Sometimes, a project finds you. Ron Stacey, for example, spent years as a consultant in the fields of management and technology, where he was exposed to a myriad of different industries and advanced technologies that served to broaden his view of the Internet of Things (IoT). After he was recruited by facility management juggernaut ABM, Stacey found himself in the position of leveraging that knowledge into the creation of some truly game-changing technology.
Stacey was brought on as the senior director of technology strategy and implementation for ABM’s aviation services wing. His initial goal was to oversee the creation of a system that could, with a very high level of detail, track in real time the use of their labor, using new, innovative modes of IoT.
“When I arrived, they knew what they wanted to do and what their drivers were,” he says. “This was all about market differentiation and competitive advantage, as well as operational efficiency, but it was pretty much just a concept. They brought me in to pull those concepts together, create an actionable design, bring it to production, and send it out into the field.”
ABM’s aviation wing provides airports with a variety of services, from janitorial services to catering to the transport of disabled passengers. With Stacey’s help, ABM sought to use IoT technology as a means of maximizing efficiency in these areas. That meant knowing the status of ABM agents at any given time—Are they engaged with a passenger? Are they en route to a job? Who is available for dispatch?
“Also,” Stacey adds, “there’s the question of whether employees are just hiding out in the break room.”
He continues, “They want to be able to provide a guaranteed level of service, and they need to be able to calculate whether they have too much labor or not enough to do so.”
Stacey set about building this technology by integrating Bluetooth low-energy tags—sometimes known as “beacons”—at pickup and destination points. The employees are already equipped with mobile devices outlining their dispatch assignments, so Stacey fitted each with Bluetooth signal detection pieces—often known as “beacon sniffers”—that coordinated with the beacons themselves. Based on the strength of the signal, the location, and distance to where they were supposed to be, operators were able to remotely gauge the efficacy and availability of employees, allowing for greater awareness, flexibility, and efficiency.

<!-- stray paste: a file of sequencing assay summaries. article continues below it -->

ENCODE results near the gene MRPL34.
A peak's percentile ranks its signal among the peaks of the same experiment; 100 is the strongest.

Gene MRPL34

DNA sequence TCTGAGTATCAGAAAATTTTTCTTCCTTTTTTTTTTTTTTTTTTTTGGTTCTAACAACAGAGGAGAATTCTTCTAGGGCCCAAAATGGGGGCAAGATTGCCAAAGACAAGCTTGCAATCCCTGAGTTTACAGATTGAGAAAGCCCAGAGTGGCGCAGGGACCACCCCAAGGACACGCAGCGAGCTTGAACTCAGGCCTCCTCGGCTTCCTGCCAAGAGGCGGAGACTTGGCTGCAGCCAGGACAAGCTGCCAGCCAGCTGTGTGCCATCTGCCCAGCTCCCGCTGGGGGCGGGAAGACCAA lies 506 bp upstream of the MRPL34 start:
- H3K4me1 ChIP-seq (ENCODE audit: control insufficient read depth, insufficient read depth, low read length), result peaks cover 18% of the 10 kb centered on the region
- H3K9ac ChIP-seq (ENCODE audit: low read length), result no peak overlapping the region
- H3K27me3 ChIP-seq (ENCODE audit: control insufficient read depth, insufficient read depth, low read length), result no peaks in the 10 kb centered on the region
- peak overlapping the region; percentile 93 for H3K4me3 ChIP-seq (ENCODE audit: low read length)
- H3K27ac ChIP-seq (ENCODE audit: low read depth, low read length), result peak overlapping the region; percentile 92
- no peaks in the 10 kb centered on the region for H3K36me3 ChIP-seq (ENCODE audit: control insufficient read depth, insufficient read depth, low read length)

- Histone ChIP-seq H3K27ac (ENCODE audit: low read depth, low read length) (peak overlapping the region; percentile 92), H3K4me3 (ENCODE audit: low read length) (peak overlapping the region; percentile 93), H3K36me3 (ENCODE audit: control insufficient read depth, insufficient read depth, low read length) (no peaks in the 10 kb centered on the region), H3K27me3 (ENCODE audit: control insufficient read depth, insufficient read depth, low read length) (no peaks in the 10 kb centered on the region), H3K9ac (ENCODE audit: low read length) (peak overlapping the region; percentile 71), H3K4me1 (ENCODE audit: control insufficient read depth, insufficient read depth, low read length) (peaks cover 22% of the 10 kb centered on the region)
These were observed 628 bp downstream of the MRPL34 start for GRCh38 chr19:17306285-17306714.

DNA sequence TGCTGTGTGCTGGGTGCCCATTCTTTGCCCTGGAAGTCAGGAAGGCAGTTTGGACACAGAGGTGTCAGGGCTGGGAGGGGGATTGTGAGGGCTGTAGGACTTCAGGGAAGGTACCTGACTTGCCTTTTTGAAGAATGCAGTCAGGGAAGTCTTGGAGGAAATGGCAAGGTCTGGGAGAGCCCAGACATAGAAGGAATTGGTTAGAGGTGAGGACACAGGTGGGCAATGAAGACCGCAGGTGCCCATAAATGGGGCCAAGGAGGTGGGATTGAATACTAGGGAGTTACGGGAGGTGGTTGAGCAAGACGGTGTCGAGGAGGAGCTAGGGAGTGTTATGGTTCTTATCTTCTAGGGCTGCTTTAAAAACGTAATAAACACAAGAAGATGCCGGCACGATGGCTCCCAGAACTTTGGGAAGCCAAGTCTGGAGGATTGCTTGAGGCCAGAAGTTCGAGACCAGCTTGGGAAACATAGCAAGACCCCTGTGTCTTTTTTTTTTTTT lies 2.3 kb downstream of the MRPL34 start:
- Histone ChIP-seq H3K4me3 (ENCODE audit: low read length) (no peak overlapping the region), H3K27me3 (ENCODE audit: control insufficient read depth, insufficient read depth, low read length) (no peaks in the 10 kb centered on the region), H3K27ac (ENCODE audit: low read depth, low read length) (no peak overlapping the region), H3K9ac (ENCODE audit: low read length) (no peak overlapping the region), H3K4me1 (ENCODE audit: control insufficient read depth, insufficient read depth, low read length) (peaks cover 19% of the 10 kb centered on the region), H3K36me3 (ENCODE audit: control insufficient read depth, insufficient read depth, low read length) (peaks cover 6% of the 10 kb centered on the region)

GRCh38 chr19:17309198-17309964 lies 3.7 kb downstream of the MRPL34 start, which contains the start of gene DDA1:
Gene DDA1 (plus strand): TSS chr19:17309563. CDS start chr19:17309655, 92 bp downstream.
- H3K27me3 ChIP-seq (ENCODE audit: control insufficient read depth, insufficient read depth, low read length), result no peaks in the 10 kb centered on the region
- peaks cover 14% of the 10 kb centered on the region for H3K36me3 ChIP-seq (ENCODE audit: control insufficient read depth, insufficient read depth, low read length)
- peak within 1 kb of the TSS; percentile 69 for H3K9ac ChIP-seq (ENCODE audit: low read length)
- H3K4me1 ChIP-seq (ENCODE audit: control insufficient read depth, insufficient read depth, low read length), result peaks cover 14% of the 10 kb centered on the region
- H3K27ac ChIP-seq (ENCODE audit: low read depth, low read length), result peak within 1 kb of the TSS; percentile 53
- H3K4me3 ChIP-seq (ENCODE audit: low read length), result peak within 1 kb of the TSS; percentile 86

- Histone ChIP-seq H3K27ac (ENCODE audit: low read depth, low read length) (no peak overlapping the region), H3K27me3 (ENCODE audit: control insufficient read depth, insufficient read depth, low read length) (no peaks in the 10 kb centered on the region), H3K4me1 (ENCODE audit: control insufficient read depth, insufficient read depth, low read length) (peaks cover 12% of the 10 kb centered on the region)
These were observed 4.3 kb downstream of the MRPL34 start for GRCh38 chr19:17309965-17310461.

Stacey faced plenty of challenges along the way. For one, he was mostly on his own, with only one colleague helping him to maintain the entire technology base. Data management was also a pain, with the intricacies of operating systems and service patches complicating the work. “Software would work on 80 percent of the operating systems, but not on the other 20 percent, so how do we get around that?” he says. Finally, there’s the occasional resistance to the technology. “Some employees found a number of amazingly ingenious ways to get around the system so they couldn’t be tracked.”
In the end, Stacey ended up with an operational system in roughly nine months, and the technology is now being rolled into production at several major airports. Stacey, satisfied with his work, ushered his colleague into his previous role so he could work to implement similar measures at IoT-centered technology company SpaceSense.
Stacey was drawn to SpaceSense because he found that their IoT solutions solved some of the known issues with the systems of their competitors. Furthermore, their approaches encompassed not just the realm of workplace optimization, which was the focus of his work at ABM, but also the areas of asset tracking and conditioning marketing.
“SpaceSense provides hardware, a software platform, and data analytics services,” he says. “There, you’ll find everything from turnkey solutions, where it’s a fully designed and implemented system, to hybrid solutions, where customers are using their own software platforms and we’re doing data interfaces. With SpaceSense, I’ll have the opportunity to play in all of those areas. They really have the whole package.”
He wouldn’t be there, though, if it weren’t for his experience at ABM. “ABM was the first place in which I was not just a member of the team, but leading the team. But the real influence, I think, was that I gained very in-depth experience with the practical issues: What are the business drivers and customer needs? What drives market differentiation?”
These are the questions he’ll be asking as he engages with SpaceSense’s clientele, which encompass multiple industries. He mentions potential collaborators in the food service and machine maintenance sectors. “We have the opportunity to help them grow their market without adding workforce or costs.”
But it’s more than just the projects now. Stacey wants to help SpaceSense grow as a business, and he emphasizes the company’s potential.
“This isn’t just cool technology,” he says. “This is real opportunity.”